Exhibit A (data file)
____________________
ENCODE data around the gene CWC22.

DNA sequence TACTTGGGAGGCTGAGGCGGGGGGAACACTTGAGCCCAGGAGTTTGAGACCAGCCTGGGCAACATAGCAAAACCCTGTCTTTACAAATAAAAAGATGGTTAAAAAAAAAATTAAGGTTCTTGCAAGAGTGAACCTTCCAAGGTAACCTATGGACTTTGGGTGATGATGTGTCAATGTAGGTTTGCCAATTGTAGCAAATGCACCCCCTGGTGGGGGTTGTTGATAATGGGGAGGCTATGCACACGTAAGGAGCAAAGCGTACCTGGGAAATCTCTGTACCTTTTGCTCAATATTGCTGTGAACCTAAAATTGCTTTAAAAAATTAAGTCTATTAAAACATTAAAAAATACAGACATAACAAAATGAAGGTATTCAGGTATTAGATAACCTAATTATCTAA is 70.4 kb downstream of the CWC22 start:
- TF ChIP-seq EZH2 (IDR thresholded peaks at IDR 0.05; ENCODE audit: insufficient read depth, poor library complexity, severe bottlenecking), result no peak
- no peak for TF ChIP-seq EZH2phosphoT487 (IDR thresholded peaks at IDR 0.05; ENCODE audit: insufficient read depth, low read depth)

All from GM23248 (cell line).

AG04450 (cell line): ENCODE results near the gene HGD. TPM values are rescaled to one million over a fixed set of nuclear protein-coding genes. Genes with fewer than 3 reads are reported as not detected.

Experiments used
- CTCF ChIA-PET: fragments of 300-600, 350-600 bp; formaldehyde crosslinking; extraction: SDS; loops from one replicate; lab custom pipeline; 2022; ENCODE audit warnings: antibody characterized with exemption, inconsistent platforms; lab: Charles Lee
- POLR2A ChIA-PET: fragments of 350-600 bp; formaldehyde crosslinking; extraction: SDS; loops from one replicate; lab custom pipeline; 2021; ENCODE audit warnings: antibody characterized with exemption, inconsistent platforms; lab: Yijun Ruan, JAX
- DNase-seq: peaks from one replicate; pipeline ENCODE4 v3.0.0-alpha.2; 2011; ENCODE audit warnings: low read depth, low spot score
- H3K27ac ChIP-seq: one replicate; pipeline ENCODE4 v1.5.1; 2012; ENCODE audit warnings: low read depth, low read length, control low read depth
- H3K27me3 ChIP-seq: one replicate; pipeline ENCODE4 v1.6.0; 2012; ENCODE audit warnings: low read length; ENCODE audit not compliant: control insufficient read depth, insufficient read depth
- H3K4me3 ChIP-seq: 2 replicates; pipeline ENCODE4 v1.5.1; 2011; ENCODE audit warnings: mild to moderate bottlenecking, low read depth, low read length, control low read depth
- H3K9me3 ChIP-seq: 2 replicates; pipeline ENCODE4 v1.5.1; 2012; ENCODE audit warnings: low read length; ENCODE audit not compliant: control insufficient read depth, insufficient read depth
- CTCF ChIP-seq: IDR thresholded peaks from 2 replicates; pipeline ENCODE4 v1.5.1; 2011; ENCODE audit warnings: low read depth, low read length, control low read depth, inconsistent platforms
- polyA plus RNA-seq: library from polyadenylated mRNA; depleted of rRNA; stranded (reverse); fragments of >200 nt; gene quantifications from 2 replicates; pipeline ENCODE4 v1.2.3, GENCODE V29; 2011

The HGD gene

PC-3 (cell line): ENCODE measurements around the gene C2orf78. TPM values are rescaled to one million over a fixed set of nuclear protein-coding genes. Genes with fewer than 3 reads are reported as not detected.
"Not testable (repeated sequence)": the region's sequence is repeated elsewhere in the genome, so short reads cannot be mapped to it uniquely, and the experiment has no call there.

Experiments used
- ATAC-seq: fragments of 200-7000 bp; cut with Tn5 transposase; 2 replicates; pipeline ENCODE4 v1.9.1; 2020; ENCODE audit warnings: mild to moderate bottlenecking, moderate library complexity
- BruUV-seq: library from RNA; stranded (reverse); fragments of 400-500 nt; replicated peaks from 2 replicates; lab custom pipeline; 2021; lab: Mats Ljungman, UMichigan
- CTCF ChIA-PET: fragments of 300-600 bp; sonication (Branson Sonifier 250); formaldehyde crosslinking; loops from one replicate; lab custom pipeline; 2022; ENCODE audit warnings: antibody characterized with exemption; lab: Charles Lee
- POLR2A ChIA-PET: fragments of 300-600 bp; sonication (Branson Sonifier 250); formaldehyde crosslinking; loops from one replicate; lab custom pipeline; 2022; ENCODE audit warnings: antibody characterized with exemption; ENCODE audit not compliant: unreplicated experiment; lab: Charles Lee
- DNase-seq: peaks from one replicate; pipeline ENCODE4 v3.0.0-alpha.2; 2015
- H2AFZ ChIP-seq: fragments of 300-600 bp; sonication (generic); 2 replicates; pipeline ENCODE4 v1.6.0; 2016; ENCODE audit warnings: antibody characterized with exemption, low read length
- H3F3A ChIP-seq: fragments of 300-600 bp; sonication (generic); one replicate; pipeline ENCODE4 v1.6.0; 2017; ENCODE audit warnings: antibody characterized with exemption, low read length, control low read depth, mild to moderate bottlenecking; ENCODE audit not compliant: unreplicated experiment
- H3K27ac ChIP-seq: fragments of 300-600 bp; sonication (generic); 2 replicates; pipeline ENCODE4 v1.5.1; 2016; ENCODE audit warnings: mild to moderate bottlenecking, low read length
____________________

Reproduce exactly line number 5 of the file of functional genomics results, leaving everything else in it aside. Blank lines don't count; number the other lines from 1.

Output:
All from GM23248 (cell line).